Guest post for Digital Wildfires: #TakeCareOfYourDigitalSelf

DigitalWildfiresYoung people are a highly vulnerable group on social media. Current research (summarised here https://www.nspcc.org.uk/services-and-resources/research-and-resources/2015/how-safe-are-our-children-2015/ ) suggests that 1 in 3 have been victims of cyber bullying and 1 in 4 have experienced something upsetting on a social media site. The ‘Digital Wildfire’ project (www.digitalwildfire.org) explores the spread of provocative and antagonistic content on social media and seeks to identify opportunities for the responsible governance of digital social spaces. As part of this we have spent time engaging with young people and school teachers to find out their views on social media and the harms it can cause.

School teachers have told us that they are highly concerned about teenagers’ use of social media. As ‘digital natives’ these young people have a great deal of access to platforms such as Facebook, Snapchat, Instagram etc. but they often lack the digital maturity and resilience necessary to use them safely. They are at risk both of experiencing harm and causing harm to others. Activities such as sexting and cyber bullying are rife in many schools and young people may often find out the hard way that they cannot always control who sees and shares what they post.

To coincide with Safer Internet Day 2016 (9th Feb) the Digital Wildfire project team has put together a set of teaching and learning materials that seek to promote digital maturity and resilience amongst teenagers. These are freely available to schools and youth groups and cover important issues such as the pros and cons of social media; digital footprints; privacy; and thinking before you post. The materials for younger groups (ages 11 to 14) are based on the theme #TakeCareOfYourDigitalSelf and incorporate our short video animation, which you can see here https://www.youtube.com/watch?v=5nXaEctiVhs .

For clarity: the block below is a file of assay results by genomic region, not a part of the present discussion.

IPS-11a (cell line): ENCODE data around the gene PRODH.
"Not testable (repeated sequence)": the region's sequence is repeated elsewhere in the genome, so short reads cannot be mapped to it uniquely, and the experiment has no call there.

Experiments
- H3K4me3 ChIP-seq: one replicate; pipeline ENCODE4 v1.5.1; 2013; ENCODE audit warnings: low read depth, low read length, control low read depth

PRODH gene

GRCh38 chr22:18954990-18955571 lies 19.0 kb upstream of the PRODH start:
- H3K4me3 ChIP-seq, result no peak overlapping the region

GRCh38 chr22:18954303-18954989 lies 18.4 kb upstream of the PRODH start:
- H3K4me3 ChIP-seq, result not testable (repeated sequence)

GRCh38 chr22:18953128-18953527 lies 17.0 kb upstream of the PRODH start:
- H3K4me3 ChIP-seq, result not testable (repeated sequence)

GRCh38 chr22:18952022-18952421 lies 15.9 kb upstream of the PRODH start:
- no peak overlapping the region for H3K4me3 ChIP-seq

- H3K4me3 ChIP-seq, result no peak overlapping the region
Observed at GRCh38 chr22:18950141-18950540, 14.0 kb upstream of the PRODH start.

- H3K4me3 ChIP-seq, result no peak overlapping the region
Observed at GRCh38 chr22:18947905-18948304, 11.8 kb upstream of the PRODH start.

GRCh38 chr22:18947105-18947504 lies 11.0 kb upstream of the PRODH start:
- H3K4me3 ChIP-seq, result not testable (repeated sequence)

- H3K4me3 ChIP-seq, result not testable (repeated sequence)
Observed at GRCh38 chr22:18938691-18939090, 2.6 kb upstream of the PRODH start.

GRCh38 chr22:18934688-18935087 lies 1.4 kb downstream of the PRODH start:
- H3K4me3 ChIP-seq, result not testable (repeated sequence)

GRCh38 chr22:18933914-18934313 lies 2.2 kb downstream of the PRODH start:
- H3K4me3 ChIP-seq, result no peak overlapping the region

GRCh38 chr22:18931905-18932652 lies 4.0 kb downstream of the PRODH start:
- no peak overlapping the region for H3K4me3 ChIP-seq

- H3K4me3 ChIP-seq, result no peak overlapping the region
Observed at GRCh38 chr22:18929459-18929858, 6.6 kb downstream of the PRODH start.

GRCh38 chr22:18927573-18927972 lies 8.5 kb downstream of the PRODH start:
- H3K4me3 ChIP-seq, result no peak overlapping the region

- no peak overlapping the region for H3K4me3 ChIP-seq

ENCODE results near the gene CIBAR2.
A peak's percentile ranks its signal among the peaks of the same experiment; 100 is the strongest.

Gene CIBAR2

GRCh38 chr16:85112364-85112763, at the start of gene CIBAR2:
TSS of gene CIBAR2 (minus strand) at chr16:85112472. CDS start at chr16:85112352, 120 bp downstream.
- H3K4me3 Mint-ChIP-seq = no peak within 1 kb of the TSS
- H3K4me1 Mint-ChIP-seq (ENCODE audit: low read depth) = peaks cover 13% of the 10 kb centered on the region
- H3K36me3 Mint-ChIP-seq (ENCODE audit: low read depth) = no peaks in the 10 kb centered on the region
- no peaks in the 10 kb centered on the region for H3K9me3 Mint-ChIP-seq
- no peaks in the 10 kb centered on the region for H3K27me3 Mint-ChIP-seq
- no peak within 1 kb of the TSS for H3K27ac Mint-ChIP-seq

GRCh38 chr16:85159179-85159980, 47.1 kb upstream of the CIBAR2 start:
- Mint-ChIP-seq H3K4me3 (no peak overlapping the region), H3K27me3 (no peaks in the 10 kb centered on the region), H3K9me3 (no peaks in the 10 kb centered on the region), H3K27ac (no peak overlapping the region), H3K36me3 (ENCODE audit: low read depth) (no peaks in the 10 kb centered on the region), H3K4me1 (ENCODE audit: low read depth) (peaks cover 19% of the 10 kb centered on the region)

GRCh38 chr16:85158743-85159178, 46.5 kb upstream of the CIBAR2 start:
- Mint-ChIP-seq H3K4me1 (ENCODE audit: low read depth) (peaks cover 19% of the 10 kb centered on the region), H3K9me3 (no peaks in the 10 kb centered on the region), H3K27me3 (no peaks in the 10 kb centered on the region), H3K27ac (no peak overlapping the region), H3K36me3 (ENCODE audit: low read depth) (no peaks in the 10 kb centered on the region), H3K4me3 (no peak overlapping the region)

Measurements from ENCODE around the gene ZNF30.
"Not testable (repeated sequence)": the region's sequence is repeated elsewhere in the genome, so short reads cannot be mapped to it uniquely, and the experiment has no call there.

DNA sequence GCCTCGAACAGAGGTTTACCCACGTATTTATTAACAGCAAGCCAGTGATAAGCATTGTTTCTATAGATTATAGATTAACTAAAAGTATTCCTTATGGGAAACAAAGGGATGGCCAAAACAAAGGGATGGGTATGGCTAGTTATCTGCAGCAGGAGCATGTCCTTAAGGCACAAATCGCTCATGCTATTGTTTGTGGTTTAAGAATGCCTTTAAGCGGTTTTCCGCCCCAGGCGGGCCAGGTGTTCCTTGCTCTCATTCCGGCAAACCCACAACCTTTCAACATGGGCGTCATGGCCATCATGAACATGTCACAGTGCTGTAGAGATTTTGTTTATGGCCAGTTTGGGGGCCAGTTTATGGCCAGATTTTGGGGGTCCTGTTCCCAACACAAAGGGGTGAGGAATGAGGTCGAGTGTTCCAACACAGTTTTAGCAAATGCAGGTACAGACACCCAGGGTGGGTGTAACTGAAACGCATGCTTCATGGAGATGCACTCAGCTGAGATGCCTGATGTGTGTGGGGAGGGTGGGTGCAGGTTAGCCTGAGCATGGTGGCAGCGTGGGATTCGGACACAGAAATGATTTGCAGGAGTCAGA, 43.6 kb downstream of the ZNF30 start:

The materials for older groups (ages 14 to 18) encourage reflection on digital citizenship. They include a video summarising our recent youth panel conducted in collaboration with the CaSMa team. The video shows the ways that a group of 16 to 18 year olds answered the question ‘What makes a good digital citizen on social media?’ and can be seen here https://www.youtube.com/watch?v=kh1_7VVoq8g.

For a copy of the materials or to find out more about the Digital Wildfire project, please contact helena.webb@cs.ox.ac.k .

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